(Acer griseum)

An outstanding ornamental tree introduced from China in 1901, extremely slow growing, the Paperbark Maple almost never outgrows its space.  Small gardens and patios are ideal settings for this tree, as a good view of this tree in winter from your window is a great way to enjoy it.  Planted primarily for its cinnamon-brown peeling bark, it is highly accentuated by winter snows.  The bark begins to peel off in thin sheets on second year wood, so you don’t have to wait long to enjoy it.

Paperbark Maples must be transplanted balled and burlapped or containerized and prefer a moist well-drained soil with a pH of 5 to 7.  It is sometimes hard to obtain trees larger than 5-6 feet due to transplanting difficulty.  Trees of a larger stature require great care in maintaining the root ball and command higher prices.  Slow to establish themselves, growing only 20 to 30 feet tall, they are worth the wait.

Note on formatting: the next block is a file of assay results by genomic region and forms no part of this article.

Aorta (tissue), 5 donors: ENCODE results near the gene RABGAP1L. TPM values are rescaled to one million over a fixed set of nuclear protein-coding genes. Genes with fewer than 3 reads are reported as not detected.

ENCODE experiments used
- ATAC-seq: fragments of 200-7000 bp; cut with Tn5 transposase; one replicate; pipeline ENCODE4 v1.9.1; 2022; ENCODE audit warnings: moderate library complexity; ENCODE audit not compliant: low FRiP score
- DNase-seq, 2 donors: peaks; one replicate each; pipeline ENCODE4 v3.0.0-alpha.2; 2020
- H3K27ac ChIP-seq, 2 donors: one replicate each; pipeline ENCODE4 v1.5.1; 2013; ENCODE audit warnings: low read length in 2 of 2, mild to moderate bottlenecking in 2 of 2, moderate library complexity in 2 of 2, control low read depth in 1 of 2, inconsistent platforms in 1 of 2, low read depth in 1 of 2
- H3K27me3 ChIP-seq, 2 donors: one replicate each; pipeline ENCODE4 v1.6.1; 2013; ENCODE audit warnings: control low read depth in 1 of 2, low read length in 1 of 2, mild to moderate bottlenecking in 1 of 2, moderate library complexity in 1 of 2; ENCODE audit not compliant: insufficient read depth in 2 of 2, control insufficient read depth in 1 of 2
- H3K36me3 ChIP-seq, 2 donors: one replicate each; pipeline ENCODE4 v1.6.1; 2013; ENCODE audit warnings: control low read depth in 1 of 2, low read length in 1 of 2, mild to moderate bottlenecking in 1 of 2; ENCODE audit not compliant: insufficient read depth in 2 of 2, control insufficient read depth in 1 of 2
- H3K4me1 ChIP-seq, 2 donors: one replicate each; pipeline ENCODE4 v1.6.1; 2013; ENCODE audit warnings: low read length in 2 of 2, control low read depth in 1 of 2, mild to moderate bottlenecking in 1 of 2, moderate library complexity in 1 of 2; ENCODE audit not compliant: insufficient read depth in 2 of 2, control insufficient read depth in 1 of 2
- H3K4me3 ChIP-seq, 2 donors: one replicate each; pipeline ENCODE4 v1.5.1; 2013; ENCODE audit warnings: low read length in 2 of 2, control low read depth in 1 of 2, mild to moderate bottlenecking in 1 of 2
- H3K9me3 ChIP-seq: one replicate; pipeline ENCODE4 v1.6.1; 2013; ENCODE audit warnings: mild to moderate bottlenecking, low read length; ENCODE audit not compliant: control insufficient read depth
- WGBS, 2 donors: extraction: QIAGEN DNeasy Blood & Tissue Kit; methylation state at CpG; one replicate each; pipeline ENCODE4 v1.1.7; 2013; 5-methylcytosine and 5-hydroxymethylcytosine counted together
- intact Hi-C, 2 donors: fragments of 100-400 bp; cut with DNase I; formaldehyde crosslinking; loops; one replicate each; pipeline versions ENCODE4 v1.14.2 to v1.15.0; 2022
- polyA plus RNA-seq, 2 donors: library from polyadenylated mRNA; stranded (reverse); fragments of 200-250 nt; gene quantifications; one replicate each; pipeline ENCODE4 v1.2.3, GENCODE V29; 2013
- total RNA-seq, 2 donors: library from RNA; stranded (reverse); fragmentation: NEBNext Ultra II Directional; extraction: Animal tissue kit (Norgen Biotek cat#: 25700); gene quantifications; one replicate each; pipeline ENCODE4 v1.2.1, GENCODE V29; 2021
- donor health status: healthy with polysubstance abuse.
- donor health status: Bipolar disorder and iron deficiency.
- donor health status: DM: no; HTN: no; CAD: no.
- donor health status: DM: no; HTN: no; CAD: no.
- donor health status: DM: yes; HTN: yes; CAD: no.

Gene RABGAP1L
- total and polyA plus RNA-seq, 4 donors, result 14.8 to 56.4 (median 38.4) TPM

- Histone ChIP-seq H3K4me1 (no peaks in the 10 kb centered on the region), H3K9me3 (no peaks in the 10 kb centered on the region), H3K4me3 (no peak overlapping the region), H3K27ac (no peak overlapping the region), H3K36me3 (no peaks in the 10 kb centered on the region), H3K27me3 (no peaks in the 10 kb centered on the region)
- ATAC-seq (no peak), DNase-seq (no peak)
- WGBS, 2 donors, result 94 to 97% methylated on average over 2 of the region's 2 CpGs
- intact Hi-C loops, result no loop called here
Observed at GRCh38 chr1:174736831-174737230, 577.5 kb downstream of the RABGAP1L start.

The leaves are compound with three elliptic leaflets about 4 inches long and 2 inches wide.  Dark green on top with soft silver hairs underneath, they become bright red and orange in the fall.  The foliage casts a light shade in summer and provide a late autumn splash of color into November.  Requiring little to no pruning and having no serious insect or disease problems, Paperbark Maple is a spectacular ornamental.